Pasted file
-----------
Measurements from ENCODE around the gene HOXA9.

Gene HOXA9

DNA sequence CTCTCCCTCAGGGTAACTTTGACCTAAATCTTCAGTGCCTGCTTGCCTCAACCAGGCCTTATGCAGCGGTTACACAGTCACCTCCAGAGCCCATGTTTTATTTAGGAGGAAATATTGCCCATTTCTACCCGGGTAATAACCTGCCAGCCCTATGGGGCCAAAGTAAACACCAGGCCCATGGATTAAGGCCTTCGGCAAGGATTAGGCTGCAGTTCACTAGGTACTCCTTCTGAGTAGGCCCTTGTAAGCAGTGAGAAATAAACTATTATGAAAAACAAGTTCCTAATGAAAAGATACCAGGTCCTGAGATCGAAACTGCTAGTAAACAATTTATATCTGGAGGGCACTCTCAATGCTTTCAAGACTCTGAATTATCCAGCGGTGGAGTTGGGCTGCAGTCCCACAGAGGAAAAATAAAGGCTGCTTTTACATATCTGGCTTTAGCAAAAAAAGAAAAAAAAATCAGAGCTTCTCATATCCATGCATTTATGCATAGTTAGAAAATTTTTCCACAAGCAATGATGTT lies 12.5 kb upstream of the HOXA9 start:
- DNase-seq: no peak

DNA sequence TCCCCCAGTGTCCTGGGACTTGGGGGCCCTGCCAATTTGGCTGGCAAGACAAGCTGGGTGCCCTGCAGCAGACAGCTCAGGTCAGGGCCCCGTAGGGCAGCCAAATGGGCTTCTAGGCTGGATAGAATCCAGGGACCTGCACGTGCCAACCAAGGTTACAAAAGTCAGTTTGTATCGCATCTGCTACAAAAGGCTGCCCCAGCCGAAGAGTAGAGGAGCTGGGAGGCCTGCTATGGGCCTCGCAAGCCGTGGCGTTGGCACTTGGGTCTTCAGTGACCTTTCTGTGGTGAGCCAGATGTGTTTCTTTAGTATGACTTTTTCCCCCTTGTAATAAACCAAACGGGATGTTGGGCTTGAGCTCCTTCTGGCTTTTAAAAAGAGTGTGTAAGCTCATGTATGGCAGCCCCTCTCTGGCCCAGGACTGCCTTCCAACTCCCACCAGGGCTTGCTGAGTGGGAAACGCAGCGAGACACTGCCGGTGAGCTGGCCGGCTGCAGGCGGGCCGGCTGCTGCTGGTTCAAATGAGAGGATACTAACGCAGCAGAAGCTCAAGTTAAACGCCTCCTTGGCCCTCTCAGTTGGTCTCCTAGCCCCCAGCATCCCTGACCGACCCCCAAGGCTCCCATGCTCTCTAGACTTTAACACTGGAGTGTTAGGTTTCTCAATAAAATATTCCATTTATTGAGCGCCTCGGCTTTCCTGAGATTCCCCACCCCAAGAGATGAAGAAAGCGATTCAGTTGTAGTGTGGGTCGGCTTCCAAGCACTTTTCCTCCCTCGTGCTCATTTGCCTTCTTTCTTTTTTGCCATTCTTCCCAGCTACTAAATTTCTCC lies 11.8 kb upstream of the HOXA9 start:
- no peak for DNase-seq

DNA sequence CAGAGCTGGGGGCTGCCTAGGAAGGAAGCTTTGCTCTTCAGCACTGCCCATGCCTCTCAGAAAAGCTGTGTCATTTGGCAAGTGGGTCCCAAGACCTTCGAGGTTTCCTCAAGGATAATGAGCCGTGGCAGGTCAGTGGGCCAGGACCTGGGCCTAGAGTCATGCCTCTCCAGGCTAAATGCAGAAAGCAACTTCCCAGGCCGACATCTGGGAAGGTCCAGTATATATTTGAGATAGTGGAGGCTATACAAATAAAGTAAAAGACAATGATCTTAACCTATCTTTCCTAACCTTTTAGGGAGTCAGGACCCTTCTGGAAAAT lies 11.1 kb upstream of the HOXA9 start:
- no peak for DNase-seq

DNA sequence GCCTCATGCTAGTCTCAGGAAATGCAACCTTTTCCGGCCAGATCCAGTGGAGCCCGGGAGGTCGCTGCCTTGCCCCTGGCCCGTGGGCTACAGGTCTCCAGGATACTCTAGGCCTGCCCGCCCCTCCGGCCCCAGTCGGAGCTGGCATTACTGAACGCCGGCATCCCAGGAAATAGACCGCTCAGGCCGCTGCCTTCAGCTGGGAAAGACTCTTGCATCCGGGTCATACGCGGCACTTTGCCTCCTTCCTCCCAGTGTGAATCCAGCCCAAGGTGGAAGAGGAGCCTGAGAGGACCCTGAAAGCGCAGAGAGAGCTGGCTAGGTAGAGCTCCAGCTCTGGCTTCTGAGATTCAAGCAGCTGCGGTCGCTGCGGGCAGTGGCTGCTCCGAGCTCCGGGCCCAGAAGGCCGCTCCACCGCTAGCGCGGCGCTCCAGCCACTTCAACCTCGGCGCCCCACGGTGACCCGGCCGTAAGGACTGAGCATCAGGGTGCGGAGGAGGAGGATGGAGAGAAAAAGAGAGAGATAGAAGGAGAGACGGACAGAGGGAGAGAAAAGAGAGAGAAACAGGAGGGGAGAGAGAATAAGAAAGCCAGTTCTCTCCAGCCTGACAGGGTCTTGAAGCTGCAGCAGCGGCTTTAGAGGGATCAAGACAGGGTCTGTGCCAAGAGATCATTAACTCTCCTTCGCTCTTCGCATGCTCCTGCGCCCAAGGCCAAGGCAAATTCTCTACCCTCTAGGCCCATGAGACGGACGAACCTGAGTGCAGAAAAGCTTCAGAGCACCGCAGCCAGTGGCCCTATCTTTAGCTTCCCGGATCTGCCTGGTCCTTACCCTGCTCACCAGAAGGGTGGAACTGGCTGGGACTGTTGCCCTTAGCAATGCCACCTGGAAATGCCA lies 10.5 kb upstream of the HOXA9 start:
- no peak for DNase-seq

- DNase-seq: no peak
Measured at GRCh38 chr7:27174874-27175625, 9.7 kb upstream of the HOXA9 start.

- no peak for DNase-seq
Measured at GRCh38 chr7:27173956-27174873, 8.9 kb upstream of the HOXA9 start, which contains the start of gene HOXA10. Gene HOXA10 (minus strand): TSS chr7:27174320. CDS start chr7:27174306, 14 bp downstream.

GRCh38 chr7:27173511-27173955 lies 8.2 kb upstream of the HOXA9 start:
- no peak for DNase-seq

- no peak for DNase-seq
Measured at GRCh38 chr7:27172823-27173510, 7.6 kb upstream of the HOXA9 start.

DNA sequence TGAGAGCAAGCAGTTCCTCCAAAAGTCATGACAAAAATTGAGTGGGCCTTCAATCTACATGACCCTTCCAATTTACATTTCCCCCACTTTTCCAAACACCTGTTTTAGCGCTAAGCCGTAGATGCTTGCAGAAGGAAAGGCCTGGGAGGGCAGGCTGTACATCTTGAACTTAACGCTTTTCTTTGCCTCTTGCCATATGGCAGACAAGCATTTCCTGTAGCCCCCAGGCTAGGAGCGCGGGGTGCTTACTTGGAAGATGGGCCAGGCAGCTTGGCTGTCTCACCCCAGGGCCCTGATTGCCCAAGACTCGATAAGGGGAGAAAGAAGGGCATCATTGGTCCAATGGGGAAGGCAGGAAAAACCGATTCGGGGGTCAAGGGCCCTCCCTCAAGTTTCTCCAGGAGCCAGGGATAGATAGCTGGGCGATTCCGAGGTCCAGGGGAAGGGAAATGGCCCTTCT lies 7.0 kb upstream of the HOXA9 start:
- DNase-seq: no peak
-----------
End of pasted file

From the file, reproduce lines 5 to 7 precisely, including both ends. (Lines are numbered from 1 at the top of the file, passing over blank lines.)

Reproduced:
DNA sequence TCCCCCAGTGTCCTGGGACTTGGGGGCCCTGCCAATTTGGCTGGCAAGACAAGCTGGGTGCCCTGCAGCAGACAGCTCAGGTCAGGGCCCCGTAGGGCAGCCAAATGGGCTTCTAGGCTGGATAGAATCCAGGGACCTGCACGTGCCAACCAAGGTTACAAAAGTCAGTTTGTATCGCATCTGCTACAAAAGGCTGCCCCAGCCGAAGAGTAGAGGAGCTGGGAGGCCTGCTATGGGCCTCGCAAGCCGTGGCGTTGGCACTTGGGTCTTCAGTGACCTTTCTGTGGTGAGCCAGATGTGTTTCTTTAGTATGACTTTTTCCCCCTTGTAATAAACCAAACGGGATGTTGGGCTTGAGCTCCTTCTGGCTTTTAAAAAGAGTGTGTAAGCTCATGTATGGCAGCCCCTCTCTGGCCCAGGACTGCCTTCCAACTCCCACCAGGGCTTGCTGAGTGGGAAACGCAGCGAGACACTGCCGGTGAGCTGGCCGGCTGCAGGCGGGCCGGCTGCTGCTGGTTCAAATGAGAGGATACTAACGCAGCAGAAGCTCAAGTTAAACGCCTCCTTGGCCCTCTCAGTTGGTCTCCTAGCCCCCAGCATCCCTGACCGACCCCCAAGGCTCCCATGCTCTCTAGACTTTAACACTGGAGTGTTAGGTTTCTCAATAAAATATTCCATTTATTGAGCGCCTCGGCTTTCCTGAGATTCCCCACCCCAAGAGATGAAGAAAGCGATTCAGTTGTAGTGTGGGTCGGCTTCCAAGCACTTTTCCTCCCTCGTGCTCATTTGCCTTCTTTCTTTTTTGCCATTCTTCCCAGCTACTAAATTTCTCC lies 11.8 kb upstream of the HOXA9 start:
- no peak for DNase-seq

DNA sequence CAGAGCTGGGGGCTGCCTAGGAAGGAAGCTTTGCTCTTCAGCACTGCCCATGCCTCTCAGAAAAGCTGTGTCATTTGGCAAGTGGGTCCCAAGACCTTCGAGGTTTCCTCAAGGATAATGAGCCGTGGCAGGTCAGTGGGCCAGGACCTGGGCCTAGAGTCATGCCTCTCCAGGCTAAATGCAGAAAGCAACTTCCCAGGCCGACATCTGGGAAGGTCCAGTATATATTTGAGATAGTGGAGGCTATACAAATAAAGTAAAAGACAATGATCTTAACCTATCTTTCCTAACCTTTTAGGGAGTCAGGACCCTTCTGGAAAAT lies 11.1 kb upstream of the HOXA9 start: